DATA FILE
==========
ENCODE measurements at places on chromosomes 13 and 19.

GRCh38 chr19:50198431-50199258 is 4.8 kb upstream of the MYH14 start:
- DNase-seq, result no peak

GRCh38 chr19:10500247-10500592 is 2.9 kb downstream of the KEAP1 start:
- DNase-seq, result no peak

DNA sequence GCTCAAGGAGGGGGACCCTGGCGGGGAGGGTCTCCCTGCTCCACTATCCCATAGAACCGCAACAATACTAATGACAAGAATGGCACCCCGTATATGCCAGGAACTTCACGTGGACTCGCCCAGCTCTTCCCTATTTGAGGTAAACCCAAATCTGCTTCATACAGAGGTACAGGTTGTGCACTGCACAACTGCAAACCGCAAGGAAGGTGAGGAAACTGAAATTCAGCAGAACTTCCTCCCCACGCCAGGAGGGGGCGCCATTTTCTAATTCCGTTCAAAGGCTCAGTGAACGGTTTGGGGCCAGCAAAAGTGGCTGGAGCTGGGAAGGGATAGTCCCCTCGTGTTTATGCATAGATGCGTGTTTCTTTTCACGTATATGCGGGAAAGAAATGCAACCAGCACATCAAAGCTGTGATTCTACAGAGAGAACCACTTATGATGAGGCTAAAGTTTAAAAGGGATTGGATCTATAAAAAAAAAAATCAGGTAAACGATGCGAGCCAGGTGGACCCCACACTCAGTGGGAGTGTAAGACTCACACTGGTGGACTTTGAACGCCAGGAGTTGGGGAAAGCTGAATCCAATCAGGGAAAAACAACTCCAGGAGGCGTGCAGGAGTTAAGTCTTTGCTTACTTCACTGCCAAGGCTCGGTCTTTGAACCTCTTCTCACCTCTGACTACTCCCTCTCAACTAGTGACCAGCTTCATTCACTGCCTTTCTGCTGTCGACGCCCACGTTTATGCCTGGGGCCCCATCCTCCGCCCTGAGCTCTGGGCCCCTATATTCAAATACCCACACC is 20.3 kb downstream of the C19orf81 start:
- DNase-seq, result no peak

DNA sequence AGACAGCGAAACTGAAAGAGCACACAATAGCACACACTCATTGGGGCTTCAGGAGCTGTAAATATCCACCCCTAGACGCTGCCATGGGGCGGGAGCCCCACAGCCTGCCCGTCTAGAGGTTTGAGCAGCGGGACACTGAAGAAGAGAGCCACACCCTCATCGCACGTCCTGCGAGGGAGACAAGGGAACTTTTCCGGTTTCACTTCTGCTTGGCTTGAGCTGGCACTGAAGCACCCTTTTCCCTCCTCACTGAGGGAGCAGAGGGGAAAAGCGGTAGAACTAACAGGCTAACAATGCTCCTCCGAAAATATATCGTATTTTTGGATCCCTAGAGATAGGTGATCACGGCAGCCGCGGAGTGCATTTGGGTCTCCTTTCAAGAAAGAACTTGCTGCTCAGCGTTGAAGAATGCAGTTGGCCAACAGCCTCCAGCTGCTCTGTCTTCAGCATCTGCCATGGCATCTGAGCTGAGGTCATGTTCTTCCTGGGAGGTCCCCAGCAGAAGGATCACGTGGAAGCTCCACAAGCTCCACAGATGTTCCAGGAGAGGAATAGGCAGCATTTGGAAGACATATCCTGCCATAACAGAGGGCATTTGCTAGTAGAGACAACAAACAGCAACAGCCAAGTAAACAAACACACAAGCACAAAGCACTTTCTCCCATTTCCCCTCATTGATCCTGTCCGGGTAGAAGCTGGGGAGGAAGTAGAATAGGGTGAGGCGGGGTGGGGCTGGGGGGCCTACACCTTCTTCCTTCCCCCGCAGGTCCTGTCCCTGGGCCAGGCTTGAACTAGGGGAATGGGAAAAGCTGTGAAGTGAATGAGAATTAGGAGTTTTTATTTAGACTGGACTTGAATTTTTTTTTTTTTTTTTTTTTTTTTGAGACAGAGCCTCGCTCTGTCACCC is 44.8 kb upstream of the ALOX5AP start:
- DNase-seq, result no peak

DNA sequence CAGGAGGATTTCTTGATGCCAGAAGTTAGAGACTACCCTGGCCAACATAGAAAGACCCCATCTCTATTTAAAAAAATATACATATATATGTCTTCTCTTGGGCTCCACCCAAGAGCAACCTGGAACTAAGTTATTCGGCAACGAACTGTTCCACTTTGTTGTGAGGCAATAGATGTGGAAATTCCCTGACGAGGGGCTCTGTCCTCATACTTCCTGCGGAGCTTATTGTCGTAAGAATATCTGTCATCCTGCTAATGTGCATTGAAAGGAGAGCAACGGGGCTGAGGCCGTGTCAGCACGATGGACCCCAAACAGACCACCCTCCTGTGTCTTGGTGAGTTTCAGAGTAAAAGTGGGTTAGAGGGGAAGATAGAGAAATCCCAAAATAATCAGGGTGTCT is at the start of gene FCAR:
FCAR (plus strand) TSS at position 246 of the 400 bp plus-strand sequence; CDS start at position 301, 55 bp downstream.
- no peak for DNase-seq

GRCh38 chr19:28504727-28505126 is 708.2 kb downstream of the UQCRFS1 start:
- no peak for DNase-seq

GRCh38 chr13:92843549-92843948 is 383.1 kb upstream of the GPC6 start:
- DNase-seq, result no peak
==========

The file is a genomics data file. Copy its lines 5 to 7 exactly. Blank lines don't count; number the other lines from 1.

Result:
- DNase-seq, result no peak

DNA sequence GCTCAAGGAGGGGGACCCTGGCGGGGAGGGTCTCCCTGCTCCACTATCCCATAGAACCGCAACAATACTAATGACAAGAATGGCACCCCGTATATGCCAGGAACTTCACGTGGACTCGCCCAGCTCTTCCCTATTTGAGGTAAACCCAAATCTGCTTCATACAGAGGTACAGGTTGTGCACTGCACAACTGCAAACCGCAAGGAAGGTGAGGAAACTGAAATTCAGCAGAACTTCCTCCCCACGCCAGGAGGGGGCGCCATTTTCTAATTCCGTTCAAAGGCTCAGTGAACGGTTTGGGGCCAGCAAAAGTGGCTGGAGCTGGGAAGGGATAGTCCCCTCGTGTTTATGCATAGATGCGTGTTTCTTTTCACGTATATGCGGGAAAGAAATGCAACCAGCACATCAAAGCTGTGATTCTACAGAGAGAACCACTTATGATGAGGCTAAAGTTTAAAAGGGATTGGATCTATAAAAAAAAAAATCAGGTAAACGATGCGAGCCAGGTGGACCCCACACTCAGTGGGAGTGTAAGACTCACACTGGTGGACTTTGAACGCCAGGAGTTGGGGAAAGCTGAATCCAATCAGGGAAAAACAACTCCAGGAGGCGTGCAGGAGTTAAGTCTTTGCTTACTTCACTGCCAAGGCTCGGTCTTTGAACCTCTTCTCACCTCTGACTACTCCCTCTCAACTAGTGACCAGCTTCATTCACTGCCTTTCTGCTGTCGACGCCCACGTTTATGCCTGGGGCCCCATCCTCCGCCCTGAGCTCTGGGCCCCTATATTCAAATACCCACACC is 20.3 kb downstream of the C19orf81 start:
- DNase-seq, result no peak